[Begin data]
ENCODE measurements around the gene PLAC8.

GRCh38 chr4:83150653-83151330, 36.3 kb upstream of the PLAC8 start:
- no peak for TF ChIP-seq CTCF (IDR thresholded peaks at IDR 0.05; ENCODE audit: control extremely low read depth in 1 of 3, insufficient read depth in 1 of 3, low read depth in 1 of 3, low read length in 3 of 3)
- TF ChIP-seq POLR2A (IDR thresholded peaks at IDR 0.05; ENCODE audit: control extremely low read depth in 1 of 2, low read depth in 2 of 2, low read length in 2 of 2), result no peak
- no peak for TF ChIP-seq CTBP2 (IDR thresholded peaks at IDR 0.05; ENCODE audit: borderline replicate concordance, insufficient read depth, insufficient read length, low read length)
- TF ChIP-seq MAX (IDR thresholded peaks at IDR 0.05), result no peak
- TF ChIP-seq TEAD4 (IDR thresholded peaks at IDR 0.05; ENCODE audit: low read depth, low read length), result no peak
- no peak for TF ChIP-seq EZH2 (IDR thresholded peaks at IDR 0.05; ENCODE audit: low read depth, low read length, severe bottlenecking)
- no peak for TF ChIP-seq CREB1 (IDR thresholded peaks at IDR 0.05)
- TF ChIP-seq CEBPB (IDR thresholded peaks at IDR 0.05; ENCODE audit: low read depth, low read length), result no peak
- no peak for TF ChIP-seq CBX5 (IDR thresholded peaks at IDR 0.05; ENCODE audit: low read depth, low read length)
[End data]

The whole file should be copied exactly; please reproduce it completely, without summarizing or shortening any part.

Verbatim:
ENCODE measurements around the gene PLAC8.

GRCh38 chr4:83150653-83151330, 36.3 kb upstream of the PLAC8 start:
- no peak for TF ChIP-seq CTCF (IDR thresholded peaks at IDR 0.05; ENCODE audit: control extremely low read depth in 1 of 3, insufficient read depth in 1 of 3, low read depth in 1 of 3, low read length in 3 of 3)
- TF ChIP-seq POLR2A (IDR thresholded peaks at IDR 0.05; ENCODE audit: control extremely low read depth in 1 of 2, low read depth in 2 of 2, low read length in 2 of 2), result no peak
- no peak for TF ChIP-seq CTBP2 (IDR thresholded peaks at IDR 0.05; ENCODE audit: borderline replicate concordance, insufficient read depth, insufficient read length, low read length)
- TF ChIP-seq MAX (IDR thresholded peaks at IDR 0.05), result no peak
- TF ChIP-seq TEAD4 (IDR thresholded peaks at IDR 0.05; ENCODE audit: low read depth, low read length), result no peak
- no peak for TF ChIP-seq EZH2 (IDR thresholded peaks at IDR 0.05; ENCODE audit: low read depth, low read length, severe bottlenecking)
- no peak for TF ChIP-seq CREB1 (IDR thresholded peaks at IDR 0.05)
- TF ChIP-seq CEBPB (IDR thresholded peaks at IDR 0.05; ENCODE audit: low read depth, low read length), result no peak
- no peak for TF ChIP-seq CBX5 (IDR thresholded peaks at IDR 0.05; ENCODE audit: low read depth, low read length)